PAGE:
2002-05-29 10:00:25 -0400
By Karen Pallarito
Nearly two-thirds of prescription drugs approved in the 1990s were modified versions of existing drugs or products containing the same active ingredients as those already on the market, according to a new study by the National Institute for Health Care Management (NIHCM) Foundation.
Only 15% of new drug approvals were for medications that contain new active ingredients and provide significant improvement over existing drug therapies, the study found.
The findings strike at the heart of the pharmaceutical industry's claim that changes to Hatch-Waxman, the 1984 US patent protection law, would harm patients by stifling drug innovation. It is because of these protections, the foundation argues, that drug companies seek to extend their market exclusivity by introducing altered versions of older medications.
"It's very hard to come up with very innovative drugs," said Nancy Chockley, president of the NIHCM Foundation. So when drugmakers get a successful product, they need to protect it by modifying it in some way, she explained.
Intellectual property protections are intended to foster real innovation, "but what we've done is created a great deal of incentive to tweak the product," Chockley told Reuters Health. "What we see here is that the drug companies are protecting their...brand franchise, if you will."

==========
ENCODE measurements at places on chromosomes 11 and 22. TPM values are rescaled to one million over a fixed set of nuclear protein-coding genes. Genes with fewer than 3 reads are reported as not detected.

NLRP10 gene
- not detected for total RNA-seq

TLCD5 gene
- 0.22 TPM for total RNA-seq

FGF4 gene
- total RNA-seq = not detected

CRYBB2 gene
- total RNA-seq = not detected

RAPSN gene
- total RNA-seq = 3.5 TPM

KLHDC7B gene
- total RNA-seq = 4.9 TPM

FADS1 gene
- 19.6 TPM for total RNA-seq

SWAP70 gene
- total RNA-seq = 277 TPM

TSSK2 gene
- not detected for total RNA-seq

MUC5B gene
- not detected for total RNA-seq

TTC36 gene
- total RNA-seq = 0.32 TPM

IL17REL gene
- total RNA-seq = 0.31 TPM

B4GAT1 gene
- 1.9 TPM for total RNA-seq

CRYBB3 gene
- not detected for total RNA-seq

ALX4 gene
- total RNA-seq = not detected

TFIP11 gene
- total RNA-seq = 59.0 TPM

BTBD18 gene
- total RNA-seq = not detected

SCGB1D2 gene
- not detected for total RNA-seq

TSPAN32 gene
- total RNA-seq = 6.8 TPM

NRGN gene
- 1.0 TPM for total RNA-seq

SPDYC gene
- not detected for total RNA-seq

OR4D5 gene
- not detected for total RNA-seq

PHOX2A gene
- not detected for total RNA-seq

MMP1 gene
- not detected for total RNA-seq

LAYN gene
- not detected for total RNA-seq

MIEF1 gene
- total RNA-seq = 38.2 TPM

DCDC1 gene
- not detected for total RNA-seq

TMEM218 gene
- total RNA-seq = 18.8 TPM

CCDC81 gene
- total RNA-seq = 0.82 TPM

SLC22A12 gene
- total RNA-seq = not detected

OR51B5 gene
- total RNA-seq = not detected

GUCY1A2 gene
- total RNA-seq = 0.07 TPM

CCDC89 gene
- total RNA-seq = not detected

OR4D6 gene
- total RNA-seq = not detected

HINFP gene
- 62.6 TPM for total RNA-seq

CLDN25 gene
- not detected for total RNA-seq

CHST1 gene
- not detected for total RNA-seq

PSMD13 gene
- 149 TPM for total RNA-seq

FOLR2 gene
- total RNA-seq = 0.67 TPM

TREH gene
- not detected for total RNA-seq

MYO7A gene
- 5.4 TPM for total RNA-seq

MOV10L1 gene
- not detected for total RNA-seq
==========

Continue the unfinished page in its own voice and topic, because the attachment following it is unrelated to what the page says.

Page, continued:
Officials of the Pharmaceutical Research and Manufacturers of America (PhRMA), a lobby group that represents manufacturers of brand-name drugs, hadn't seen the full report by Tuesday afternoon. However, they vigorously defended the industry's record of innovation in a hastily organized teleconference with reporters.
Calling the report a "politically and financially motivated cheap shot," PhRMA Vice President of Policy and Research Richard I. Smith charged NIHCM with failing to consider the advantages of new drugs to individual patients and ignoring basic facts about drug research.
Furthermore, the report does not consider pharmaceutical advancements in the pipeline, Smith said. As a result, he said, its basic premise is "fundamentally flawed."
Smith accused NIHCM, an organization run by a board predominantly made of Blue Cross and Blue Shield representatives, of wrapping its own political agenda in the guise of an unbiased research report.
The NIHCM Foundation study is based on US Food and Drug Administration (FDA) statistics on new drug applications (NDAs) approved from 1989 to 2000. It incorporates the agency's own system of classifying those applications based on a drug's level of innovation.
Of the 1,035 drugs approved by the FDA over the 12-year period, only one-third (361) were new molecular entities, which treat diseases in novel ways, the investigators found. Less than half (153) of those were given "priority" status, which is reserved for drugs the agency believes could provide significant clinical improvement over existing medications. Of the 674 drugs that didn't contain a new chemical entity, only 91 were given priority status.